This kind of protest, punctuated by others from various tribal groups who wanted their own representatives at the negotiating table, accompanied every move made by Tūmate over the next three years. On the other hand, he had some powerful and effective support. At different times Haunui Tāwhiao and Te Puea Hērangi wrote to endorse his position as chief negotiator. Meetings were held at Ngāruawāhia or Waahi after each phase, and when Tūmate, usually assisted by Pei Te Hurinui, explained how the negotiations were going, he was again endorsed as chief negotiator.
In October 1935 Tūmate was in Wellington again. An exchange of letters between Tūmate and the prime minister took place on 7 October. Forbes offered £5,000 a year to commence after 1 April 1936, but reserved the right of the government to pay off the total capital sum of £100,000 whenever it wished. Tūmate replied that he was prepared to accept an interim settlement on those terms, as long as it was without prejudice to striving for an ultimate payment of £358,666; he suggested that in the meantime any reference to the capital sum of £100,000 should be omitted from the settlement. Forbes promised to put this to the cabinet, and on 8 October offered to let the government proposal stand, holding over any further discussion of the capital sum until after settlement.
In January 1936 negotiations began with the new Labour government which, on the advice of the Native Department, claimed that no settlement had been reached. Tūmate and Waikato had been under the impression that they had accepted the government's offer, subject to a proviso permitting a future effort to obtain the full £358,666. Tūmate had been confidently expecting the first £5,000 on 1 April 1936. Late in May the government again offered to renew negotiations. Tūmate responded in June, emphasising his difficulties in striving for a settlement that would reflect tribal opinion and at the same time absolve his family from any future criticism that he had failed to obtain the best possible settlement.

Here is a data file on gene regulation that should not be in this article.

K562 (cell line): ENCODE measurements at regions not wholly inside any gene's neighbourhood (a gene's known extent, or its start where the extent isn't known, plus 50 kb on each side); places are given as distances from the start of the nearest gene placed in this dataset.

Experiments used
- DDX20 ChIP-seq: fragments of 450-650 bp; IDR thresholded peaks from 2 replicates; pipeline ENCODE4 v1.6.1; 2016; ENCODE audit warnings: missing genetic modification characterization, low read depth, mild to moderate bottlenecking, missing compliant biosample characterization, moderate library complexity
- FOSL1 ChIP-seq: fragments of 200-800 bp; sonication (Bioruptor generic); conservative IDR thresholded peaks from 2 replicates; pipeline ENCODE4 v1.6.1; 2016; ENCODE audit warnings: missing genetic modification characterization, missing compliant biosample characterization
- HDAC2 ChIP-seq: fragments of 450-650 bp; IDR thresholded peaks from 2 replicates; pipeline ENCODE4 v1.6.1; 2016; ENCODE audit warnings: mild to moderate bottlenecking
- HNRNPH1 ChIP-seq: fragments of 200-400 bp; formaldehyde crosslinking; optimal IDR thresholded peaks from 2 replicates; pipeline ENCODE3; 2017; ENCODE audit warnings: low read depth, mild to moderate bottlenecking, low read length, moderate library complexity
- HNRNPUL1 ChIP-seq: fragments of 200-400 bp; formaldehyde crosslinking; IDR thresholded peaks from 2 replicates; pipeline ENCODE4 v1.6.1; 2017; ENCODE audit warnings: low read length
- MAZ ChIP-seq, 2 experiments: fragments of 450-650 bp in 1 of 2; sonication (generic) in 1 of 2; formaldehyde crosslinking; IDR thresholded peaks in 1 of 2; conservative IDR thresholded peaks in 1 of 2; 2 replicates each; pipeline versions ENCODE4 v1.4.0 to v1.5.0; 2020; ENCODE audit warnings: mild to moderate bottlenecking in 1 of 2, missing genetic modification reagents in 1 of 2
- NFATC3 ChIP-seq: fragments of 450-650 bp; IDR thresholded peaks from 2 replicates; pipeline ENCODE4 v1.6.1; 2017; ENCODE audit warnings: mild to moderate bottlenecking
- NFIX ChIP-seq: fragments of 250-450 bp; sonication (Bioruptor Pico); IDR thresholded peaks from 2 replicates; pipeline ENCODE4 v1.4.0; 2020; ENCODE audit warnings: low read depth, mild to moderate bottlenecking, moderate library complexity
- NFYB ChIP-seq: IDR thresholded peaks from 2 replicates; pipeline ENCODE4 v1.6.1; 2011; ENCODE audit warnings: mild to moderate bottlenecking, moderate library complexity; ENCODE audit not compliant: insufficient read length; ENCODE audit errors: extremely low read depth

Nothing further transpired in 1936, save that efforts were made to get the prime minister, M. J. Savage, to visit Ngāruawāhia. He did so in March 1937. To convince the conservatives of the King movement that their position was untenable, Tūmate presented Savage with a formal, public request for a settlement based on £358,666 or £10,750 a year. Savage responded by declaring that his government would not be less generous than the previous government and promised to set up a tribunal to reach an agreement.
A round-table conference eventually met in Wellington on 15 February 1938. In the interim, Tūmate was assailed by people who wanted the compensation money distributed to individuals or to separate tribes, and, from November 1937, by challenges led by Tarapīpipi and Marae Erueti (Edwards) to the royal family’s choice of negotiators. On the day of the conference, Tarapīpipi sent a telegram saying that he and Korokī did not recognise the authority of the negotiators and that any settlement arrived at would not be accepted.
Tūmate's views were ably presented at the conference by Pei Te Hurinui. Various sums of compensation were debated, but Tūmate still insisted that a proviso leaving open the possibility of future negotiations was essential. Tūmate eventually accepted that the basis of any settlement would be a payment of £5,000 a year, but at the end of the conference several matters still had not been agreed upon.
Not long after his return to Waikato, Tūmate fell ill, worn out by the stress of fighting a battle on two fronts, and depressed by the attempts to use Korokī ’s name against him. He was taken to the round ponga house at Turangawaewae to see out the last of his days with Te Puea and the rest of the family. He died there on 29 April 1938. During his tangihanga, which was the first of a senior member of the royal family to take place at Ngāruawāhia, Te Arawa came to reproach Waikato and the Tumuaki with causing Tūmate’s death. He was buried on Taupiri Mountain on 8 May.
After the loss of the chief negotiator, the Waikato claim process ground to a halt; formal negotiations recommenced only in 1946. The position accepted by Tūmate in 1938, with some adjustment to cover the 10 years from 1936 to 1946, became the eventual settlement. Tūmate's name was used in 1946 by all parties to sanction their acceptance of the settlement. Eventually Tūmate's hope that the matter would be reopened came to fruition, and a further settlement was reached in 1995 with the passing of the Waikato Raupatu Claims Settlement Act.